A few words on SOM
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Introduction to SOM

Kohonen Networks: Self-Organizing Maps

There is no better introduction than Kohonen's himself : http://www.cis.hut.fi/projects/somtoolbox/theory/somalgorithm.shtml
and http://www.cis.hut.fi/sami/thesis/thesis.html

An excellent thesis document, fairly easy to read, and very comprehensive on the topic is available from our site: Som Thesis (Requires a PostScript Reader like the free GhostScript GSView).

For those who just want a shorter introduction, let's say that SOM is a competitive neural method which arranges a small group of "codebook" vectors in such a way that such vectors keep salient features of  the original picture.  This clustering method is actually a projection of the probability of the density function over a 2D map. 

Let's try to describe it simply.   Let's say that you have a data set made of historical records of n technical indicators (5, 6, 10 or more).  Each such record represents a market pattern of your choice, and is mathematically just one point in a n-dimensional hyperspace.  We all understand such representation is pretty difficult to visualize in the first place, and to try and find recurrences of such patterns across your data set is not any easier.

This is where SOM comes into play.  Apart from some convergence settings, the main decision is to define how many representative points (codebook vectors) one thinks would adequately represent your data set.  More points will facilitate the learning process, but will also increase computing time.  Let's say that we choose a 4x5 grid.  These points form a so called 2D map, and SOM projects all records in your data set against that 1D or 2D map.  While the convergence process is running, the map itself changes continuously.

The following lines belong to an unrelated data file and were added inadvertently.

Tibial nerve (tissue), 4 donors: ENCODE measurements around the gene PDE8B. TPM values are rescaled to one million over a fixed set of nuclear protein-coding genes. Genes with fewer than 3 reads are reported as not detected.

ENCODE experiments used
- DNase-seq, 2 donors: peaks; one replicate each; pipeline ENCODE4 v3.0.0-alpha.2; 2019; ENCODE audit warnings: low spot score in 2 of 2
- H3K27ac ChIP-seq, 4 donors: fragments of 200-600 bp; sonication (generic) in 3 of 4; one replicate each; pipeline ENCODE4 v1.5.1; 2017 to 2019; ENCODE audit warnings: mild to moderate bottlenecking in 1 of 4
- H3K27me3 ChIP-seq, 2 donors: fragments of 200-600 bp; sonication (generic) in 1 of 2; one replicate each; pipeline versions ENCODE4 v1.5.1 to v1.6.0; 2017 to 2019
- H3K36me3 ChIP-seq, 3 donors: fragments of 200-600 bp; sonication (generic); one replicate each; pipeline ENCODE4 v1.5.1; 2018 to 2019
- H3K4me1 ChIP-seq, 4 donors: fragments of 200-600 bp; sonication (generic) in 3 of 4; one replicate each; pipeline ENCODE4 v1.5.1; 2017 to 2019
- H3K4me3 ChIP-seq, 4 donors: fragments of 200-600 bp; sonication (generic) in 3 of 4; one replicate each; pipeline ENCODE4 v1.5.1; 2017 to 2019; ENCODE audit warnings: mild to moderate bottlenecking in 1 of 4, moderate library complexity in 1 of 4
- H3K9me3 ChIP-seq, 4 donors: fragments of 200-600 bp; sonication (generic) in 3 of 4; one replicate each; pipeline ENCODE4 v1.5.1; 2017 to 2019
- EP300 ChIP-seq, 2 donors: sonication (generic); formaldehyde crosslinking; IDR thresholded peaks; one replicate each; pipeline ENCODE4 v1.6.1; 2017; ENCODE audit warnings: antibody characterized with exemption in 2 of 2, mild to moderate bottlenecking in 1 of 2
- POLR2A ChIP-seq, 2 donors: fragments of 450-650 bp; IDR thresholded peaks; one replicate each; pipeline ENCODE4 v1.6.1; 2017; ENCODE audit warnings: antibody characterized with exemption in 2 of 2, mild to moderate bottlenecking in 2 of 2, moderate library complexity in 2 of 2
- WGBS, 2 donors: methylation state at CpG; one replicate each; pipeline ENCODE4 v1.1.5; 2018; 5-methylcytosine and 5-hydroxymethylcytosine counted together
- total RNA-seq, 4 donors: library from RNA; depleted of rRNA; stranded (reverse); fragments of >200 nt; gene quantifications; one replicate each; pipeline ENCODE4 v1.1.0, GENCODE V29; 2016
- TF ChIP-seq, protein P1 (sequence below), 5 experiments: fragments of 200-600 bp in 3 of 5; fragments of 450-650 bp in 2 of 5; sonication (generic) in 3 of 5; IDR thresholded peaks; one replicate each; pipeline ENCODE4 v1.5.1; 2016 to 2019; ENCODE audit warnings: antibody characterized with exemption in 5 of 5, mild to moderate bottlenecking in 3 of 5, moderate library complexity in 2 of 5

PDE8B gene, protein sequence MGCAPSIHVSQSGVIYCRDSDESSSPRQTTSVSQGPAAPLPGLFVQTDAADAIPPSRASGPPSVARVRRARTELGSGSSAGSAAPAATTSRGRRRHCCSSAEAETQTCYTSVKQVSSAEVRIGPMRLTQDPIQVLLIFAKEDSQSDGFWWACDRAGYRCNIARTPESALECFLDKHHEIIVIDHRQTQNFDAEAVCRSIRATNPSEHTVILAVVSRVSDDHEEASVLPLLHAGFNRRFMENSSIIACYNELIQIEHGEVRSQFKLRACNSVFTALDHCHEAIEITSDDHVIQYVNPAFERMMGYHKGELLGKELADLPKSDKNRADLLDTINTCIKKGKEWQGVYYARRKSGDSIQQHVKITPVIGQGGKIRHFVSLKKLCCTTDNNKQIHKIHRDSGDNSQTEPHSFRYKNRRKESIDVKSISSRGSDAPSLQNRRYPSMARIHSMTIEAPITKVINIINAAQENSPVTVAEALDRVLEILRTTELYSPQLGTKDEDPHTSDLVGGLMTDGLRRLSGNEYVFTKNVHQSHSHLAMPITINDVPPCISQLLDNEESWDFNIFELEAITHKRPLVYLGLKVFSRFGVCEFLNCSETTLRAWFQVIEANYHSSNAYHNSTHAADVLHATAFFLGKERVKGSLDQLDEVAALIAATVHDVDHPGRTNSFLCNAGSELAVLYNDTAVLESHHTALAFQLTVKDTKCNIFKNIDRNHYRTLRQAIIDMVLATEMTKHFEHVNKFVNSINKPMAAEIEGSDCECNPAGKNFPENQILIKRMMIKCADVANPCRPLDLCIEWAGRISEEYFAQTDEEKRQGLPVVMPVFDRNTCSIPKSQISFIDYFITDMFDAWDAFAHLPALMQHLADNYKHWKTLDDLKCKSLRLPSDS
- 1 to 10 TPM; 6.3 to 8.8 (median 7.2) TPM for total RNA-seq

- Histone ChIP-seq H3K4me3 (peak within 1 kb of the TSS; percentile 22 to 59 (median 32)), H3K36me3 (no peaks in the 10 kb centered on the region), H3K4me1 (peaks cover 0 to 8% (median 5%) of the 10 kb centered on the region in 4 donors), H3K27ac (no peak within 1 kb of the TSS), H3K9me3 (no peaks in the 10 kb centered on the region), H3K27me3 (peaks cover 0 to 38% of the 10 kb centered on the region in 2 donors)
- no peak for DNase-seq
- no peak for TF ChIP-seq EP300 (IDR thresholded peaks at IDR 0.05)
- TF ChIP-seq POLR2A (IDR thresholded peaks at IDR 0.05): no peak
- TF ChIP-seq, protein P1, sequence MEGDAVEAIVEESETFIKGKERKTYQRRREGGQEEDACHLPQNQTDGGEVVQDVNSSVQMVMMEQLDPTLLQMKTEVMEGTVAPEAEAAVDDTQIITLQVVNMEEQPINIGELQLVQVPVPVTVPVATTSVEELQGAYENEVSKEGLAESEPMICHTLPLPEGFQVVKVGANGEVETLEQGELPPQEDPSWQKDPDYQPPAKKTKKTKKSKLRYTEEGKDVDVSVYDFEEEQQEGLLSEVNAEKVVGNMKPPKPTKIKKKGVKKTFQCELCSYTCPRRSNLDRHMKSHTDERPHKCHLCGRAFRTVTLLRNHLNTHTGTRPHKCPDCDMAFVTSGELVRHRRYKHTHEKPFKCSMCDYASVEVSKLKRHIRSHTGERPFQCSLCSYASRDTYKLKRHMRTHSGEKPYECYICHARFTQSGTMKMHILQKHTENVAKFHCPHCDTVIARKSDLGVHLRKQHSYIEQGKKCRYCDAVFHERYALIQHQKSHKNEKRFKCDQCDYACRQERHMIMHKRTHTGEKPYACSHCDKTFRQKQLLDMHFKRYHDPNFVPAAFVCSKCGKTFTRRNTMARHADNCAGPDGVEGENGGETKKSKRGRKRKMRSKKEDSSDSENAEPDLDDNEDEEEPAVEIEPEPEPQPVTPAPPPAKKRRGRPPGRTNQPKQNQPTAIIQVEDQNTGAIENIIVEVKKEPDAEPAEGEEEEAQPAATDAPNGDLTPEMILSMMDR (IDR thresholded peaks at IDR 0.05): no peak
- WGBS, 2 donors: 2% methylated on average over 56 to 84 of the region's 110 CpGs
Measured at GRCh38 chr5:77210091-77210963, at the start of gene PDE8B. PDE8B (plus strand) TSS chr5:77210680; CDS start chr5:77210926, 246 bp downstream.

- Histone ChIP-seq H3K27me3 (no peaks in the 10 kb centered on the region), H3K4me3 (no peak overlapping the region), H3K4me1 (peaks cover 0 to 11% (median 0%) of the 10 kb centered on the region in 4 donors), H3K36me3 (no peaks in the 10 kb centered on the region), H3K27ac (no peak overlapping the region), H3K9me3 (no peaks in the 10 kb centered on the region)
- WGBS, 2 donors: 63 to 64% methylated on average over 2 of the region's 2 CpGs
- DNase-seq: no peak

What do we get at the end of the convergence process?  A 1D or 2D map of those representative points, as we just said.  Each point in that map (4x5 in our example) represents a cluster of points in your original data set, so one way to look at it is that the process has compressed the data onto a map that is easier to handle than the original data set. Another way to look at it is as a classifier. Each cluster center, i.e. point of the map, represents groups of points of the original data set which fall "naturally" as the process progresses.  One can therefore use the coordinates of the cluster center, or bin, to segregate our original patterns.  In doing so, one has very substantially reduced the complexity of our original data set.

What else can we deduce from such technique?  SOM still behaves quite well with missing or discordant data.  If for instance, one has fictitious patterns part of a given cluster, like these:

Pattern No Ind 1 Ind 2 Ind 3 Ind 4 Ind 5
56 2 12 5 56 88
123 4 15 7 62 93
178 7 12 5 55 88
231 3 17 2 62 82
355 5 9 6 12 95
465 5 13 8 56 93
555 8 18 5 63 74
599 1 42 9 66 82
728 8 11 4 55 78

It is likely that outliers will be overcome by the process.  This makes SOM a good "natural" fuzzy classifier, natural in the sense that it is not rule-based like in fuzzy logic, and is on the contrary a feature extraction device.


To be continued...


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